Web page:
The largest genetic study of rheumatoid arthritis (RA) to date has found an additional 42 disease-associated locations in the genome. Published in Nature, the authors claim that these sites might offer insights in repurposing existing drugs to treat RA.
Researchers from institutions across seven countries analysed genetic data from 100,000 people – 29 percent with RA and 71 percent healthy controls – looking at ten million different genetic sites in each. By comparing the healthy DNA against those with RA, the authors could see whether any particular genetic difference is associated with the disease.
Each of these sites, or SNPs (single nucleotide polymorphisms), is a particular location in our DNA that is known to differ between people by one 'letter' or base. By looking at which genes the disease-associated SNPs occur in or near to, it might be possible to find biological processes that contribute towards diseases.
Beyond the traditional genome-wide association studies (GWAS) used to measure SNPs, this study used a number of different laboratory and data-mining experiments to get extra information from their genetic data.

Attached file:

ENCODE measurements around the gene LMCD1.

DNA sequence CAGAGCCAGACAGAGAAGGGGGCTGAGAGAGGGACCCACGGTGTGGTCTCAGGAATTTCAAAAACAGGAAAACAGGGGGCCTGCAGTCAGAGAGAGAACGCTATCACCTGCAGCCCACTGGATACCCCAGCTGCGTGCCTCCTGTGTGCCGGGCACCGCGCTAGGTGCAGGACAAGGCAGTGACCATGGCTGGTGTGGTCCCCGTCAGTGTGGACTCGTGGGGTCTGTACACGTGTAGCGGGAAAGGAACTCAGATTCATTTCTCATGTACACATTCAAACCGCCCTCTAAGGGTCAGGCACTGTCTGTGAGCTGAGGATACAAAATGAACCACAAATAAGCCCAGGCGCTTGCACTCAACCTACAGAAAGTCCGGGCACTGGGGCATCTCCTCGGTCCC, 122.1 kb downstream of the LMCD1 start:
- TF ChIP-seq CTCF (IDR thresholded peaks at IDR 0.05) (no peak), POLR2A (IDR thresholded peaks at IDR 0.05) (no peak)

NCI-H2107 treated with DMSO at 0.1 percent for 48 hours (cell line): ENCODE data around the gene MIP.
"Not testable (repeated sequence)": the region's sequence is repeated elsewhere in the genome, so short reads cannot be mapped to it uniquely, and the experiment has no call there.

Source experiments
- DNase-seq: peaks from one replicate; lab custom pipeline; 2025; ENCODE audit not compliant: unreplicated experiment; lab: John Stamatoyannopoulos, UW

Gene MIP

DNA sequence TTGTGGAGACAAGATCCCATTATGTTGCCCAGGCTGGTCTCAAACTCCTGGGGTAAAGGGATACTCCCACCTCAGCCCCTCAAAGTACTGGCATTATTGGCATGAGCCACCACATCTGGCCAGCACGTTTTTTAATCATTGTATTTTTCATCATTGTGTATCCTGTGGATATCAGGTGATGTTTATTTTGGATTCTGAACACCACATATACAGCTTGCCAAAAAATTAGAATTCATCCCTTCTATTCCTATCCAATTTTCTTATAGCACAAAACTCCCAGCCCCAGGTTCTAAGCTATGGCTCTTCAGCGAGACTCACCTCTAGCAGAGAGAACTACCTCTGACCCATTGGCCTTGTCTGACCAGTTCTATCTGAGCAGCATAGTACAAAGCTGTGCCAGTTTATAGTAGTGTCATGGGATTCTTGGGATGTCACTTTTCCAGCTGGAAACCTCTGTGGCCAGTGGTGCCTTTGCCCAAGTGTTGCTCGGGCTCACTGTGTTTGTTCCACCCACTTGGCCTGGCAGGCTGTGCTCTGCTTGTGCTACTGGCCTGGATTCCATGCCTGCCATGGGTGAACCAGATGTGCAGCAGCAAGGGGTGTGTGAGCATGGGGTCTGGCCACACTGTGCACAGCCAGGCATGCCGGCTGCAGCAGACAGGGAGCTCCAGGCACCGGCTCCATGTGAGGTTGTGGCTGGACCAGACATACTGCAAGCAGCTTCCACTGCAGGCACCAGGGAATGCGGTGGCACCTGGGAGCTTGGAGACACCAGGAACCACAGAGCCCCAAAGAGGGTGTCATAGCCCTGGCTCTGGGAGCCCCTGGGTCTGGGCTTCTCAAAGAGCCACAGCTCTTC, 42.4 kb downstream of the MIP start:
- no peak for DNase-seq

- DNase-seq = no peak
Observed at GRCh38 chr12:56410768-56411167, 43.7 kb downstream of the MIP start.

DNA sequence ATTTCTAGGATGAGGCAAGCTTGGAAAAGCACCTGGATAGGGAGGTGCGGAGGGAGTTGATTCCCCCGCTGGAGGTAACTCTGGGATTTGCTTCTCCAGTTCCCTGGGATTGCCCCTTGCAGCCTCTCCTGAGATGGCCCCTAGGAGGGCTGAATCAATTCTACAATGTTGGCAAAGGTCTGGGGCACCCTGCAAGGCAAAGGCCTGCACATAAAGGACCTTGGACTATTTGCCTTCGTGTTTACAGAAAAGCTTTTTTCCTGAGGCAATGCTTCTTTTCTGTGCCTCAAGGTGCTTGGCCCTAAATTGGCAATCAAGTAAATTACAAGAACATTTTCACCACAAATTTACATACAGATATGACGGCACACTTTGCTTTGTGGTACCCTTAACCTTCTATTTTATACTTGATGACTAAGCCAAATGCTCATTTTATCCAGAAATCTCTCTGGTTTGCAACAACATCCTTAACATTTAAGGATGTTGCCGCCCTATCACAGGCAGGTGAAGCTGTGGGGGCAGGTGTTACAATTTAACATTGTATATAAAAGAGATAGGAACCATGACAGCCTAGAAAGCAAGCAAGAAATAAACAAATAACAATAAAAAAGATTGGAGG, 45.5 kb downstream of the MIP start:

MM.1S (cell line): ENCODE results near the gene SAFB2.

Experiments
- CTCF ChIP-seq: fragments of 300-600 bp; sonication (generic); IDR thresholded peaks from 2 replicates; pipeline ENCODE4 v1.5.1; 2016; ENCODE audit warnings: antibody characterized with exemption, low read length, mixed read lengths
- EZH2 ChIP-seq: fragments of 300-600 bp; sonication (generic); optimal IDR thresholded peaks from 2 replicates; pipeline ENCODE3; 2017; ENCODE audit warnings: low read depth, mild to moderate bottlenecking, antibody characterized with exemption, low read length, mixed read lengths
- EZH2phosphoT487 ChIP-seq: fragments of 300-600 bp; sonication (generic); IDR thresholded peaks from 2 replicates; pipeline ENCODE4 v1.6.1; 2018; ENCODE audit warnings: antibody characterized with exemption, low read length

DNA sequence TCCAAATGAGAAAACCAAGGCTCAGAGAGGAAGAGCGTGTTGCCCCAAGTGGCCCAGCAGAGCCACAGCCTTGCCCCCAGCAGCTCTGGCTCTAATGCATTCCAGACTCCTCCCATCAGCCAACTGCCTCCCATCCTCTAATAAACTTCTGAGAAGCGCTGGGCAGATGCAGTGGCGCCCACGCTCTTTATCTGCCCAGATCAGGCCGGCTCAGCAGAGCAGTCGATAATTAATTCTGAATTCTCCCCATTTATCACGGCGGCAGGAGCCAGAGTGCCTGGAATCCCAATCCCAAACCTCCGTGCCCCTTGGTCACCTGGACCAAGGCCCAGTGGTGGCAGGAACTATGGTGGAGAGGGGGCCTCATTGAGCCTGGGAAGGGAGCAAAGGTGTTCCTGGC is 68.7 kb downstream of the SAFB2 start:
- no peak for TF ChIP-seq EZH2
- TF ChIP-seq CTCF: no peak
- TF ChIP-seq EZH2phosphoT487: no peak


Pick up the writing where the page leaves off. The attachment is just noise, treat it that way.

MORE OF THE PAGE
In addition to finding the 42 RA-associated SNPs (bringing the total of such known 'risk' sites up to 101), this study aimed to use these novel techniques to use the genetic data as a resource to find known drugs which might be useful for treating RA.
The researchers used a database of drug targets to find a list of genes for which there is an approved or experimental drug that targets the protein that the gene encodes. This list was then compared to the list of genes that the RA risk-SNPs occur close to, along with genes that they interact with.
This analysis produced 27 genes that are already the targets of existing RA drugs, which suggests that these genetic techniques are indeed able to find suitable genes to target therapeutically. Furthermore, other genes which are targeted by drugs used to treat other diseases were also revealed, including a number of anti-cancer drugs, raising the possibility these drugs might also be useful in treating RA.
'This [study] almost doubles the number of previously-known risk regions and adds a significant amount to the current knowledge and understanding of the genetic basis of this condition', said Professor Alan Silman, medical director of Arthritis Research UK.
'In addition, the results of this work have identified similarities with some other conditions which suggests that evaluation of existing treatments could be beneficial and may lead to new and improved therapies for the half a million people currently living with rheumatoid arthritis'.